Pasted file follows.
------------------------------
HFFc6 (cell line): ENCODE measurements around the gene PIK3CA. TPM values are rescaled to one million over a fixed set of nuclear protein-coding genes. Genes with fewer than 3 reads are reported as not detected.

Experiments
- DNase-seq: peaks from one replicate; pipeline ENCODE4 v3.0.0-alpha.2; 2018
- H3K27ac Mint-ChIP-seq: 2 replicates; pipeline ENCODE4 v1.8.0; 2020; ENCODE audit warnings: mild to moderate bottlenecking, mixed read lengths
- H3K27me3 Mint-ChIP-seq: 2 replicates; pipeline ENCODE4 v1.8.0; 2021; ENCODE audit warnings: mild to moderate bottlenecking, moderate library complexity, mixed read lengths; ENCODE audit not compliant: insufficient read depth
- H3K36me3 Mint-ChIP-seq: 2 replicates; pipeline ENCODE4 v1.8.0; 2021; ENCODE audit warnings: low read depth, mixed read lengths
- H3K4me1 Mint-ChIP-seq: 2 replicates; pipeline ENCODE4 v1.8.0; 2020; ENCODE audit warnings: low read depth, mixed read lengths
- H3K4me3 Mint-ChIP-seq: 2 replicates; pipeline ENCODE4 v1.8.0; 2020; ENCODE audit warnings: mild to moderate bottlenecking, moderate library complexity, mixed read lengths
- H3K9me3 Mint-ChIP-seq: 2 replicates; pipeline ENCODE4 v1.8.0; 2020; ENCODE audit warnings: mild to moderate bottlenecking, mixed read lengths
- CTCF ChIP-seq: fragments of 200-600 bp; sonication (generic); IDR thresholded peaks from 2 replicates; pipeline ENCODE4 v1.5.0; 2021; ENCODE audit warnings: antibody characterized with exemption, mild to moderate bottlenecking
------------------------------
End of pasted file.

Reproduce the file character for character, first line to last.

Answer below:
HFFc6 (cell line): ENCODE measurements around the gene PIK3CA. TPM values are rescaled to one million over a fixed set of nuclear protein-coding genes. Genes with fewer than 3 reads are reported as not detected.

Experiments
- DNase-seq: peaks from one replicate; pipeline ENCODE4 v3.0.0-alpha.2; 2018
- H3K27ac Mint-ChIP-seq: 2 replicates; pipeline ENCODE4 v1.8.0; 2020; ENCODE audit warnings: mild to moderate bottlenecking, mixed read lengths
- H3K27me3 Mint-ChIP-seq: 2 replicates; pipeline ENCODE4 v1.8.0; 2021; ENCODE audit warnings: mild to moderate bottlenecking, moderate library complexity, mixed read lengths; ENCODE audit not compliant: insufficient read depth
- H3K36me3 Mint-ChIP-seq: 2 replicates; pipeline ENCODE4 v1.8.0; 2021; ENCODE audit warnings: low read depth, mixed read lengths
- H3K4me1 Mint-ChIP-seq: 2 replicates; pipeline ENCODE4 v1.8.0; 2020; ENCODE audit warnings: low read depth, mixed read lengths
- H3K4me3 Mint-ChIP-seq: 2 replicates; pipeline ENCODE4 v1.8.0; 2020; ENCODE audit warnings: mild to moderate bottlenecking, moderate library complexity, mixed read lengths
- H3K9me3 Mint-ChIP-seq: 2 replicates; pipeline ENCODE4 v1.8.0; 2020; ENCODE audit warnings: mild to moderate bottlenecking, mixed read lengths
- CTCF ChIP-seq: fragments of 200-600 bp; sonication (generic); IDR thresholded peaks from 2 replicates; pipeline ENCODE4 v1.5.0; 2021; ENCODE audit warnings: antibody characterized with exemption, mild to moderate bottlenecking